Alu Poshto - A recipe for Poppy seed spiced potatoes by Bong Mom's Cookbook
Friday, December 28, 2012
Continuing on my final spin, I've finally been able to muster the courage to tackle a dish that I've been secretly so in awe of. I'm referring to that classic Kerala dish - Puttu , A steamed cake made with fragrant toasted rice flour and coconut. The dish requires a specific tool to make it. An instrument called a 'Puttu kudam' which is essesntially a little container fitted with a cylindrical inset that holds the rice flour and coconut mix. Traditionally, Puttu was steamed in bamboo logs which conferred a unique vegetal flavor. For more details about Puttu, just follow this link to Ammini Ramachandran's guest post in Shalini's blog 'A Cookery year in Coorg'.
It may be that I put off making this signature dish simply because I did not have the required tools. The realization that I may have serendipitously stumbled upon a perfect hack, just means that I won't be craving a puttu kudam even if I came across it in a store. (naah, I'll still probably invest in one but not quite in such a hurry)
I've had this Tea infuser from Teavana sitting in my kitchen for ages. I picked it up at one of those after Christmas sales a couple of years ago for five bucks. Recently I've been putting it to good use, and there it was, sitting on my counter when I hit upon the idea of using this to steam the puttu flour blend. And it worked, PERFECTLY!
I'm simply going to cut and paste the recipe for Kadala Curry from Mrs. Ramachandran's post. I simply followed the recipe to a T and it is perfect!.. Just like all of her other recipes!
Kadalakari - Kerala style chickpea curry, by Ammini Ramachandran.
2 cups Indian brown chickpeas
½ teaspoon turmeric
½ tablespoon vegetable oil
1 cup freshly grated coconut
1 tablespoon coriander seeds
5 or 6 dried red cayenne, serrano, or Thai chilies (or less for a milder taste)
Salt to taste
For seasoning and garnish:
1 tablespoon vegetable oil
1 teaspoon mustard seeds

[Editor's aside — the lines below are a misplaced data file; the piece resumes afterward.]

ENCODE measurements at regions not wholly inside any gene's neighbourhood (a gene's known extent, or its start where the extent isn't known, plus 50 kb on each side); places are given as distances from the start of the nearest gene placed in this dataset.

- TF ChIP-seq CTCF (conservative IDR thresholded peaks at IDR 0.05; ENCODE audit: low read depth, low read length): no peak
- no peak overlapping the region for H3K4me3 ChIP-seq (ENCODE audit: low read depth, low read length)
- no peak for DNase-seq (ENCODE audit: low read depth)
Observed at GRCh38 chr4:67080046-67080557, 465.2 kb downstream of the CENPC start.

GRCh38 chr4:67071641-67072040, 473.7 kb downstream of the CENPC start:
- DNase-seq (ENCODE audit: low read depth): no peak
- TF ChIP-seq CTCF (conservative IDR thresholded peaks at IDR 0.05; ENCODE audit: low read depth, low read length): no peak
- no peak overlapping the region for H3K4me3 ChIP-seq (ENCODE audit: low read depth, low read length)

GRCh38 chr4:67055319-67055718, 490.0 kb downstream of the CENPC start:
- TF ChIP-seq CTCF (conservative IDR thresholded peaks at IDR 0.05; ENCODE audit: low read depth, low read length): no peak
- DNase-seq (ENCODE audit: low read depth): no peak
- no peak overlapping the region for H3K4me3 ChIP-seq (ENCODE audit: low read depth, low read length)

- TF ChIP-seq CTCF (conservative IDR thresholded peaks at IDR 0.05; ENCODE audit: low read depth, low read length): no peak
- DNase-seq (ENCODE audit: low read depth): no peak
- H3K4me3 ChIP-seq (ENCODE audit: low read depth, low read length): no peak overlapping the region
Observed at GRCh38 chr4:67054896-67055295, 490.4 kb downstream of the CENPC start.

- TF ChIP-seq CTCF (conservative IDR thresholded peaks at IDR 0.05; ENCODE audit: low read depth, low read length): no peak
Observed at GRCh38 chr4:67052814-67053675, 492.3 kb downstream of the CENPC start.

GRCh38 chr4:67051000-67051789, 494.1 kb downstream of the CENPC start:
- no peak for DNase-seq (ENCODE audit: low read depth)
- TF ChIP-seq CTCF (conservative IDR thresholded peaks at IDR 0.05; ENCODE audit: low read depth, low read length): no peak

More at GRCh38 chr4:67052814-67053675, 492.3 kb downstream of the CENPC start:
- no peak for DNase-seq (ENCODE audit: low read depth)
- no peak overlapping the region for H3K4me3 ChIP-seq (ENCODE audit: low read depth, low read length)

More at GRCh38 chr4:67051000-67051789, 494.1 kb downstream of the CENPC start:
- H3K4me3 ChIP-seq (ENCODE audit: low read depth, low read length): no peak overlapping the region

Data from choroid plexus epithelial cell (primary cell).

1 dried red cayenne, serrano, or Thai chili, halved
¼ teaspoon asafetida powder (optional)
12 to 15 fresh curry leaves
1 tablespoon finely chopped cilantro leaves
Heat half a tablespoon of the oil in a skillet over medium heat, and fry the grated coconut, stirring constantly, until it turns golden brown. Add the coriander seeds and red pepper, and fry for another minute or two. Remove from the stove, and let it cool. In a blender, grind the coconut and spices with just enough water to make a thick, smooth puree. If there is excess water in the chickpeas, drain some of it. When the spice puree is stirred in, the curry should be fairly thick. Combine the spice puree and the chickpeas, add salt to taste, and simmer for six to eight minutes.
Heat oil in a skillet, and add the mustard seeds. When the mustard seeds start sputtering, add the halved red chili pepper, asafetida, and curry leaves. Remove it from the stove, and pour it over the kadalakari. Garnish with thinly chopped cilantro leaves. Cover and set aside for ten minutes, to allow flavors to blend. Serve hot with puttu.
Puttu: (Recipe source: Grains Greens and grated coconuts by Ammini Ramachandran, p.224)
2 cups coarse rice flour
1½ cups freshly grated coconut
1 tablespoon ghee
Salt to taste
Add one cup of the grated coconut and salt, and mix well. Sprinkle a half-cup of water over the flour, a little at a time, and mix well.
(The trick in making real soft puttu is in the moisture content of rice flour. The rice flour mixture should be wet but not lumpy. Take a little of the flour mix between your index finger and thumb, press gently and let it fall gently. If it holds its form as it falls, the flour is damp enough. )
Stir in the ghee. Though not called for in the traditional recipe, it adds to the flakier texture of puttu.
In a deep saucepan, add about an inch of water and place a steamer basket over it. Line a Tea infuser (the large cup shaped ones) with a moistened piece of cheesecloth . Fill halfway with the rice and coconut mixture. Layer a tablespoon of fresh coconut. Fill up to the top with more of the rice and coconut mixture. Fold over the flaps of the cheesecloth.. Place the infuser over the steamer basket. Cover the saucepan and steam for about 10-12 minutes.
Once the infuser has cooled down enough to be handled, gently pull out the cloth from the infuser and 'unwrap' the puttu.
|Just realized that I'd forgotten to add the extra coconut for this one!|
Cut the log into wedges (or simply crumble it up lightly), Add a generous dollop of Kadalakari and serve warm.
Thursday, December 27, 2012
So now, I'm down to the final five dishes for Dish a Day.. and strangely enough, I feel I'm in the culinary equivalent state of 'I have nothing to wear'. A part of me is scrambling to come up with some supercalifragilistic creation that I can post with a flourish, -- but then again, Dish a day was never meant to be about Alinea or French Laundry like creations (with due apologies to Grant Achatz & Thomas Keller respectively). Its all about what the average home cook (& I'm going with what I'm familiar with, i.e the Indian household) with an affinity for cooking does for her family. An array of different flavors and tastes, some a rocking hit of a favorite for the whole family, some that evoke a 'Oh no!, not this..' and then the others that we don't even give a second thought to before scarfing it down. It takes all kids of dishes to nourish a family!